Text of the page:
Christians Really Do Reduce Poverty
Editor's note: February's cover package, "The Best Ways to Fight Poverty—Really" (part one, part two), received remarkable numbers of pageviews, praises, and protests. It also provoked responses from many organizations devoted to fighting poverty. Today, leaders of those ministries respond, including World Vision US president Richard Stearns, Samaritan's Purse president Franklin Graham, Habitat for Humanity International CEO Jonathan Reckford, HOPE International president and CEO Peter Greer, World Relief president and CEO Stephan Bauman, Food for the Hungry workers Greg Forney and Lucas Koach, and TEAR Australia national young adults coordinator Matt Anslow. Also today, Christianity Today senior managing editor Mark Galli, whose article "A Most Personal Touch" led off the February cover package, replies to the ministry leaders.
This week I have been eyewitness to the inadequacy of governments alone to solve the problems of poverty. Mark Galli argues that governments are the best institutions to raise the poor's standard of living. Yet over the past week I have visited the poor in Cambodia, and I can attest that while economic growth in Asia has been tremendous, government efforts are not enough to change the lives of the poor. The church and private nonprofits, on the other hand, can do exactly that.
Galli says the church is insignificant compared to the resources of government. But he seems oblivious to the scale and significance of American Christianity. Its power to reduce global poverty is massive—and could be even greater.
World Vision—just a portion of the American church's effort to alleviate poverty—spends roughly $2.8 billion annually to care for the poor. That would rank World Vision about 12th within the G20 nations in terms of overseas development assistance. In the U.S., private giving to international causes exceeds government humanitarian and development programs.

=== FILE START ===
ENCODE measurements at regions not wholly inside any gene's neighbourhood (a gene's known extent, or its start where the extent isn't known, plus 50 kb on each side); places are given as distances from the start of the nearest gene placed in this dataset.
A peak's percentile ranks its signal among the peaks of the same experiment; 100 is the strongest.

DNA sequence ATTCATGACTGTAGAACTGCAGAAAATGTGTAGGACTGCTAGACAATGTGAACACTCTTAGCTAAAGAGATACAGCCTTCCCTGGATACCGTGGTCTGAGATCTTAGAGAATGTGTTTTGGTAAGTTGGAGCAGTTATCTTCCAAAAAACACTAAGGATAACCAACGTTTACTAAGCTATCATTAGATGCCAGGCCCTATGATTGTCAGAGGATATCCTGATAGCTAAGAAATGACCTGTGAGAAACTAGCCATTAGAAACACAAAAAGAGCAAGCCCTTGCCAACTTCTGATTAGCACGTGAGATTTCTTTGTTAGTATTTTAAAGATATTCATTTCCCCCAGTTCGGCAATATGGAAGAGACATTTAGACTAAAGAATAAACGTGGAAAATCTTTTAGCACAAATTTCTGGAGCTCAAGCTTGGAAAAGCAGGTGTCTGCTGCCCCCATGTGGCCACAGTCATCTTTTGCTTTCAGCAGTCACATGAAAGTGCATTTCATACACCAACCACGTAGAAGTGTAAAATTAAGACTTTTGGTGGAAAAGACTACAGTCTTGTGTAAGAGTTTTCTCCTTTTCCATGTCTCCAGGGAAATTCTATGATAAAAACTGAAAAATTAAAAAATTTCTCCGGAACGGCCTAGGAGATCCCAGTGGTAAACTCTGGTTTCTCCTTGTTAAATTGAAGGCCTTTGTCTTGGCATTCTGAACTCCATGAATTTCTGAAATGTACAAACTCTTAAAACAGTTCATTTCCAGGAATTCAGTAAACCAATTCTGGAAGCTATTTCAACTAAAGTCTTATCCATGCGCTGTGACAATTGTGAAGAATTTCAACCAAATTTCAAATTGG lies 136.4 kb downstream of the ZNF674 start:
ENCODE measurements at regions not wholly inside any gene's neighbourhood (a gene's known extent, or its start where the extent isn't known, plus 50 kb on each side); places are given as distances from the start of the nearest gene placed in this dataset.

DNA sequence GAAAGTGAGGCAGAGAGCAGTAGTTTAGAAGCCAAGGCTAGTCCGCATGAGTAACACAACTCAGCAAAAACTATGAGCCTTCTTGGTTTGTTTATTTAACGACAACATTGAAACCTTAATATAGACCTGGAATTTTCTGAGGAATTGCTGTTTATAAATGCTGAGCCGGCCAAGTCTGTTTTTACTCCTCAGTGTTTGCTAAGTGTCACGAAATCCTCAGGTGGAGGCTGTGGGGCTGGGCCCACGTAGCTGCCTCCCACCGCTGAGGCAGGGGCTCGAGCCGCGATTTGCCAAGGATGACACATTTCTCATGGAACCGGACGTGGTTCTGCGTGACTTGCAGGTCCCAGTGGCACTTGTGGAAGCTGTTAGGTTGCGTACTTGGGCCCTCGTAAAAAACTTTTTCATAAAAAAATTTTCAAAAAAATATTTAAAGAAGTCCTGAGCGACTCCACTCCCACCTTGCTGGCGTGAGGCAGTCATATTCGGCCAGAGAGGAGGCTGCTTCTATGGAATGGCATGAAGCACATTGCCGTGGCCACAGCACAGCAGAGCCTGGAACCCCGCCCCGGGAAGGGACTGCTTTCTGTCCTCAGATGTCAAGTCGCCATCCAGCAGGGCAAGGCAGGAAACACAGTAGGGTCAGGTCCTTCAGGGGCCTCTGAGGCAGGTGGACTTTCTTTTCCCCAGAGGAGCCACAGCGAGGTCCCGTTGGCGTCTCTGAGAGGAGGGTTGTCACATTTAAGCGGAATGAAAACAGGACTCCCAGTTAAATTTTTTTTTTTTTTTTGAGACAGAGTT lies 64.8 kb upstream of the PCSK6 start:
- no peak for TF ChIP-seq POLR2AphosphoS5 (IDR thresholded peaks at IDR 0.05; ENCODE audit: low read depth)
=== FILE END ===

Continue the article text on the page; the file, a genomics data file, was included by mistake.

Yet poverty is extensive. Despite the progress toward the Millennium Development Goals, roughly 1.4 billion people live on less than $1.25 per day. Should we simply wait for the effects of government policies to work their way toward the poor? The answer should be obvious to anyone in our own country, where the latest census figures show that nearly half of Americans are either poor or low income.
Government policies that bring about economic growth are powerful factors in lifting people out of poverty. But as beneficial as growing income is, cultural and personal values are often a root cause of poverty and injustice. Relative to churches and faith based organizations, governments don't do so well at addressing community values, beliefs about right and wrong, and personal behavior.
A few days ago I met a girl who had been trapped in a brothel, forced to have sex with men. Ruse (not her real name) escaped only because of the work of International Justice Mission, who raided her brothel and took Ruse and others to World Vision's recovery center for victims of the sex trade. World Hope provided her with job training, and today she works as a nanny. Ruse is caring for her two younger brothers, taking them on Sundays to her Baptist church. This was a veritable "bucket brigade" of faith-based institutions.
The government's efforts to stop the sex trade have been ineffective because it cannot change core community values. But that's exactly what Christians do. Solving the causes of poverty requires both large-scale, top-down action and the compassion and social activism of the church.